Annotations for Jerusalem by Alan Moore
Book 3 – Vernall’s Inquest – Round the Bend
- The Viewpoint of this chapter is Lucia Anna Joyce (1907-1982), dancer, artist, and daughter of the famed modernist author James Joyce.
- To the extent that the chapter can be said to take place at a specific time, it is the late 1970s. At this time, Lucia was living at St Andrews Hospital in Northampton (where she was an inmate from 1951 until her death).
- This chapter’s almost-cryptically dense style is inspired by that which James Joyce used in Finnegans Wake. The majority of words have been reshaped to create multiple layers of puns and allusions. This density will require special treatment to annotate.
- Firstly, due to length, this will be broken up into multiple pages (one for each narrative section), then paragraphs, sentences, and, finally, notes on individual words and phrases.
- Each section will be headed by a very brief summary of the action, followed by general notes upon the main characters and themes of that section.
- Each paragraph will be headed by a “translation” of that paragraph into straightforward English (in bold text). This translation should not be considered “definitive”; the very nature of the layered text makes such a thing impossible. At least two other such “translations” have been made prior to ours, and all three are different.
- Speaking of non-definitive-ness, for this chapter’s notes, we are more than ever open to contributions from commenters. In a text this deliberately multi-layered, it is difficult to say that any given interpretation is “not relevant”.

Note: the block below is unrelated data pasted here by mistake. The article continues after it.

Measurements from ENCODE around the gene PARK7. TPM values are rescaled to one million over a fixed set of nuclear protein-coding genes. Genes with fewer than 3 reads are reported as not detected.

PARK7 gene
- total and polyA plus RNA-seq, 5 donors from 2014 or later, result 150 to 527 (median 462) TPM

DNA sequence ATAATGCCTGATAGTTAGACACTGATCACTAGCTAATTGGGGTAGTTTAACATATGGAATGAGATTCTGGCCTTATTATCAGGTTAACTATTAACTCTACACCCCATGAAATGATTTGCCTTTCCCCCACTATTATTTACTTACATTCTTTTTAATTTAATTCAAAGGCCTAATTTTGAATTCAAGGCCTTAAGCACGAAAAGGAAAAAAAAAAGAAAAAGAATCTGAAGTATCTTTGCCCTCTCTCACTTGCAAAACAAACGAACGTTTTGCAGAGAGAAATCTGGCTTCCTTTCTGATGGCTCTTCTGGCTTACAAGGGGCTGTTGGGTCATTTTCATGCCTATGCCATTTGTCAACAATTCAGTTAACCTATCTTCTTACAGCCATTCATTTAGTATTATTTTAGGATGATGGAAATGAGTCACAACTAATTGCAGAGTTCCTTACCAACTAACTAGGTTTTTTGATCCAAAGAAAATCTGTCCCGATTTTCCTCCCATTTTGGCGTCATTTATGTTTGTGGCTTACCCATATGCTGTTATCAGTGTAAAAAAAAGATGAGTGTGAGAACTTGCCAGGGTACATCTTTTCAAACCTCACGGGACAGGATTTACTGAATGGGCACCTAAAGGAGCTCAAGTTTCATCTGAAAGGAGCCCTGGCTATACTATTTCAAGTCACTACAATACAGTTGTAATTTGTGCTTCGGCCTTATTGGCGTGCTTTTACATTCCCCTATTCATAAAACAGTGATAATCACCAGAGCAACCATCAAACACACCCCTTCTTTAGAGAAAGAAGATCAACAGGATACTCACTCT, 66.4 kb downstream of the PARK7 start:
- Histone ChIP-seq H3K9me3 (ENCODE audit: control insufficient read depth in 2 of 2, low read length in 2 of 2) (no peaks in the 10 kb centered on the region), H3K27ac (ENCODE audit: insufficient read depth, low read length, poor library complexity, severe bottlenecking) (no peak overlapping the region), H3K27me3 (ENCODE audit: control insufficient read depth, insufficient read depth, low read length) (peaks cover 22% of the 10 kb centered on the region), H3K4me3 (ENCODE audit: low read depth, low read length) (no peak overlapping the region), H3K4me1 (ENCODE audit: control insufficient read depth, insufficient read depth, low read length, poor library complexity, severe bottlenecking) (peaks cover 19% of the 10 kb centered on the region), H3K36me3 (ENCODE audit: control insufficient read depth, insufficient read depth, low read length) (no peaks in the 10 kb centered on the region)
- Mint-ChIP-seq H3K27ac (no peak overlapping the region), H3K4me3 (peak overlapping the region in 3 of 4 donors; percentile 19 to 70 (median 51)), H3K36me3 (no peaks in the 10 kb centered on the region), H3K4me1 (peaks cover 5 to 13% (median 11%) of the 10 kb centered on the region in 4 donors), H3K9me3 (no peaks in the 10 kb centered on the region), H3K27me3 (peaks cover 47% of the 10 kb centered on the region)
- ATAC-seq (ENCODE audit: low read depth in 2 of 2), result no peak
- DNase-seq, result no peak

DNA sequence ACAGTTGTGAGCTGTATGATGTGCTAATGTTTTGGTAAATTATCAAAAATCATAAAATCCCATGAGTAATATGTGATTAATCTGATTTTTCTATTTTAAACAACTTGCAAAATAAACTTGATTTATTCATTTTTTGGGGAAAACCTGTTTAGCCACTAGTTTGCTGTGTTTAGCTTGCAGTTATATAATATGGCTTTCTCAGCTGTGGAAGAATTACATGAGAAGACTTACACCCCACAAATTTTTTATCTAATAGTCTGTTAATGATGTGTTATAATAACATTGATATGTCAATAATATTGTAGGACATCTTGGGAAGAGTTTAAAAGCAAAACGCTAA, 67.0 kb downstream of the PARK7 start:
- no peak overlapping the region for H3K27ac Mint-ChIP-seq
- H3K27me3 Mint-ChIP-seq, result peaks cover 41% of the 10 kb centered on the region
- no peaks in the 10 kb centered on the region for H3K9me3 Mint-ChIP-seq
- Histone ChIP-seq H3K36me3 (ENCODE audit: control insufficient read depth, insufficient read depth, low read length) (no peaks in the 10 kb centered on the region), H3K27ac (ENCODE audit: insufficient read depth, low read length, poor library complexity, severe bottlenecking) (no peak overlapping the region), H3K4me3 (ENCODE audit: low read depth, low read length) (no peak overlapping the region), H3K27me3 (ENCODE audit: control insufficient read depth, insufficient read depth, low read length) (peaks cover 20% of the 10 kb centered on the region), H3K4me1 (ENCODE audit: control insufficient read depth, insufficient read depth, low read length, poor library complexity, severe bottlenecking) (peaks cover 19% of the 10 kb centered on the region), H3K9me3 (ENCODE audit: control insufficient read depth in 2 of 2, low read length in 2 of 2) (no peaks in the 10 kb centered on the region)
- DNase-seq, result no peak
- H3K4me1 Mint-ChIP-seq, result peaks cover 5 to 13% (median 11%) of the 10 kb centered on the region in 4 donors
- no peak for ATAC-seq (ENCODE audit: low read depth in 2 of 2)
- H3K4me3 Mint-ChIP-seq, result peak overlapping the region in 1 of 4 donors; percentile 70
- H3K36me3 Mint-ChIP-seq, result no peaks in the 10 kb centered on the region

- Also, being immersed in his chapter tends to… alter… one’s perception of language. If you spot a typo, or places where the annotation doesn’t make sense, please don’t hesitate to request a fix.
- These notes include far more information than in any other chapter. Not everyone wants that level of detail. For those of you who are interested in the “high points”, these have been indicated in bold text.
- The chapter title “Round the Bend”, is a common expression meaning “crazy”. The question of the difference between sane and crazy is important throughout Jerusalem, and is central to this chapter.
- Throughout Jerusalem, Moore plays with the concepts of “bends” and “angles”, often in reference to higher-dimensional spaces that “normal” people cannot perceive.
- A “Bend” is usually sharp, in contrast to the curved, circular imagery of “Round”.
- Lucia’s journey in this chapter is a round circle, ending where she began, back in her hospital. In a larger sense, Moore’s Eternalism posits that all our journeys are circular in the same manner, always returning to our beginnings.
- Moore is inconsistent about whether the name of the hospital has an apostrophe or not. When directly translating, we follow his usage. In other notes, our own usage is also inconsistent.
- Boundless thanks are due to the folks at Wiktionary, whose work has been drawn on extensively for these notes. These must also be extended to obiwanspicoli, whose own translation of Round the Bend provided much useful insight, especially regarding matters relating to James Joyce.